Ron Arad (pilot)

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Ron Arad
Ron Arad.jpg
Picture of Ron Arad taken by Amal militants in 1987.
Native name רון ארד
Born (1958-05-05)5 May 1958
Hod HaSharon
Died presumed dead. Died around mid-1990s
Allegiance Israel
Service/branch Israeli Air Force
Years of service 1978–86
Rank Lieutenant Colonel
Captain at the time of his capture

Lieutenant Colonel Ron Arad (Hebrew: רוֹן אָרָד; born 5 May 1958, presumed dead), was an Israeli Air Force weapon systems officer (WSO) who is officially classified as missing in action since October 1986, but is widely presumed dead. Arad was lost on a mission over Lebanon, captured by Shiite group Amal and was later handed over to the Hezbollah.[1]

Personal life[edit]

Arad was born on 5 May 1958 in Hod HaSharon, Israel. He studied in the Boarding Command School in Tel Aviv. Arad began military service in the Israel Defense Forces in 1978 and graduated from the IAF flight course in 1979 as a combat navigator.

In October 1985 Arad began studying chemical engineering at the Technion in Haifa.

Arad was married to Tami and is father to a daughter, Yuval.

Capture[edit]

On 16 October 1986, Arad and pilot Yishai Aviram were on a mission to attack PLO targets near Sidon, Lebanon. A bomb dropped by their F-4 Phantom II apparently exploded prematurely, causing damage to the aircraft and forcing both crewmen to eject. Aviram was located by an Israeli Bell AH-1 Cobra a few hours later, and escaped by clinging to one of its landing skids as it flew away while under heavy enemy fire, but Arad was captured by the Lebanese Amal.

Arad was brought to Beirut where he was held by then-head of security of Amal, Mustafa Dirani. Amal head Nabih Berri announced that he was holding Arad, and proposed an exchange for Shiite and Lebanese prisoners held in Israel.

In 1987, three letters in Arad's handwriting and two photos of a bearded Arad were received, proving Arad was alive. The Israeli government negotiated for his release, but talks failed in 1988. After this time, credible information about Arad has been hard to obtain, though unsubstantiated claims of new information are made regularly.

To gain further insight on his whereabouts, Israeli commandos captured Hezbollah member Abdel Karim Obeid in 1989, and Mustafa Dirani in 1994.[2] The Israeli government claimed it was holding them in order to find out information about Arad. During his interrogation by IDF officers, Dirani reportedly disclosed that on 4 May 1988, Arad was turned over first to a Hezbollah unit and then to Iranian Revolutionary Guards who were in Lebanon at the time aiding Hezbollah guerrillas, after which he may have been taken to Iran. But neither Iran nor any guerrilla group ever offered any useful information about Arad's fate. Karim-Obeid and Dirani were released in 2004 as part of a prisoner swap. No information on Arad's fate was released after the swap.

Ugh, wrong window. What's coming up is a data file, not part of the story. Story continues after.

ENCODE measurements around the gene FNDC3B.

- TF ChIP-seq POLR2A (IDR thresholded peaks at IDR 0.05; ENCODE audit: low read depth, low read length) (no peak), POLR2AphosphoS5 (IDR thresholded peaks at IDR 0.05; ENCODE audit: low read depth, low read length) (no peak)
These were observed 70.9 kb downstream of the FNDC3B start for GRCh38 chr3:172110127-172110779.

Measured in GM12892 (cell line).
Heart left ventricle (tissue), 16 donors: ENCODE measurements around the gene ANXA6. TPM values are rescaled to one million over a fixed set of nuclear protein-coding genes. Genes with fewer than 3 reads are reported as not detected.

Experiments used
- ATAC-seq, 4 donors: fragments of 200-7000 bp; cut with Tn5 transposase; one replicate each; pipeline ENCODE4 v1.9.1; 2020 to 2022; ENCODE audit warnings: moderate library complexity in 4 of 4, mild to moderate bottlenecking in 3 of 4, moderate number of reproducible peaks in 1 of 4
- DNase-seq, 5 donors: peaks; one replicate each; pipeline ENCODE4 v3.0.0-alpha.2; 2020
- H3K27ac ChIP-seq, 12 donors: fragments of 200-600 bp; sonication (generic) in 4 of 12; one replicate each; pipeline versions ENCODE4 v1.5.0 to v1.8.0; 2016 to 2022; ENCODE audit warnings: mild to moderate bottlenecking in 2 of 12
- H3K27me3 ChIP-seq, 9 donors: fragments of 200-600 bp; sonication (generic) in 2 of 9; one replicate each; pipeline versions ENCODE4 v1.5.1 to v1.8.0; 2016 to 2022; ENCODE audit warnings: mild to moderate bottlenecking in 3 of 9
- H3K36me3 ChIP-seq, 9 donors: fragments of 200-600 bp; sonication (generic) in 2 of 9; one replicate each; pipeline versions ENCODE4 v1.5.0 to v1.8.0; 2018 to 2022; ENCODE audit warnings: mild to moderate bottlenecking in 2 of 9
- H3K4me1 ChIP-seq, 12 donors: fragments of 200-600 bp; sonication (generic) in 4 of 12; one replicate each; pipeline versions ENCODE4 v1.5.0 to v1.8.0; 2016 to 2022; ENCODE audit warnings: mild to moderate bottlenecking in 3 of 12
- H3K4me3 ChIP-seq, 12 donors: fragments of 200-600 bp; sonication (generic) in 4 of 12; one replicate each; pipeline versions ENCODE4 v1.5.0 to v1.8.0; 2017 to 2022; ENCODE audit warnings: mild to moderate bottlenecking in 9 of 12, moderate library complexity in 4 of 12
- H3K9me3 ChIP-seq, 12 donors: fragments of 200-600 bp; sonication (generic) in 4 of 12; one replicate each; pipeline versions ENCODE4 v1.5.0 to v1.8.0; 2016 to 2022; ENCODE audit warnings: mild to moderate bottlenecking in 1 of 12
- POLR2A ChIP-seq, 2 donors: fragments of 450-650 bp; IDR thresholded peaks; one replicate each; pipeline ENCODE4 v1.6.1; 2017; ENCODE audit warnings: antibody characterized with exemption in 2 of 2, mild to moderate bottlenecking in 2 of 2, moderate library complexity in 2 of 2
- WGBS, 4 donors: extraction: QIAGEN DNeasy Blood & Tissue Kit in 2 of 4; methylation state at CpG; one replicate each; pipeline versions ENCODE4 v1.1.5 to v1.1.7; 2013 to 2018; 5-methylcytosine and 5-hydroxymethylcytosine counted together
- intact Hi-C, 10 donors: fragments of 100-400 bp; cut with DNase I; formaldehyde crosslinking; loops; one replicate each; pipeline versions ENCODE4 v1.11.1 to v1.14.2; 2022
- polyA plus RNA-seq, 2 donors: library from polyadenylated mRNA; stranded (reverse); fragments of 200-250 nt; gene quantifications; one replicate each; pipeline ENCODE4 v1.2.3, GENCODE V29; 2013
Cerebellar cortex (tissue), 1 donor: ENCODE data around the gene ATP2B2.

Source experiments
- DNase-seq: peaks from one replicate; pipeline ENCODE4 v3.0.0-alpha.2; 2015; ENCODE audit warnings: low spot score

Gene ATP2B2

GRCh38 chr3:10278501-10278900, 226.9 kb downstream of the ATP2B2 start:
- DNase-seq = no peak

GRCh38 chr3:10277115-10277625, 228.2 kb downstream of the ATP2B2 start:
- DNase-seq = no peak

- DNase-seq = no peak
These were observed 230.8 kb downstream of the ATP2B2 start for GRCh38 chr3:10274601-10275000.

In 2003, Israeli Prime Minister Ariel Sharon revealed that an intelligence agent had been killed during efforts to rescue Arad. In December 2003, an organization seeking information about Arad issued a reward of $10 million to anyone coming forward with such information.

In 2004, Aman, the IDF's military intelligence branch, formed a secret commission to investigate Arad's fate, headed by Major-General Aharon Ze'evi-Farkash. The investigation was based on interrogation transcripts and polygraph tests of Mustafa Dirani, intercepted messages, and intelligence gathered by Mossad and the IDF, including information from a 2004 Hezbollah investigation. The Farkash commission concluded that Arad had died sometime between 1993 and 1997, with no signs of life received since 1995. According to the report, Arad had been captured by the Amal Movement, which openly demanded ransom money, arms, and a prisoner exchange. He was then abducted by Mustafa Dirani, then Amal's head of security, and was taken to the Beqaa Valley, where he was kept in hiding. When Dirani left Amal and defected to Hezbollah, he transferred Arad to Hezbollah custody. In early 1988, Arad was hidden in the village of Nabi Shith, where he was guarded by the Shukur clan. On May 5, 1988, his captors fled the area following Israeli bombing attacks. Arad was left behind, hidden in the bushes, and when the Shukur clan returned the next morning, they found that their prisoner had disappeared. Dirani then contacted a leader of the Iranian Revolutionary Guard. Both Dirani and Hezbollah later suspected that Arad had been picked up by Revolutionary Guard personnel and taken to Iran. The commission claimed that was taken to Tehran in 1990, where he was held in strict secrecy and in complete isolation. Arad was transferred back to Lebanon following the capture of Mustafa Dirani in a 1994 Israeli commando raid, after the Iranians feared that Dirani would implicate them. Arad was held at a Revolutionary Guard facility in Lebanon. The report stated that Arad died after he became gravely ill and was refused medical treatment, and that he was buried by militiamen in the Beqaa Valley. Furthermore, both Iran and Hezbollah did not know the precise location where he was buried, and were unable to locate his gravesite. While the majority of the committee members concluded that Arad had died in early 1995, others said that he probably died in late 1996 or early 1997. The report's analysis also revealed that Hezbollah assumed that Arad had died around 1995.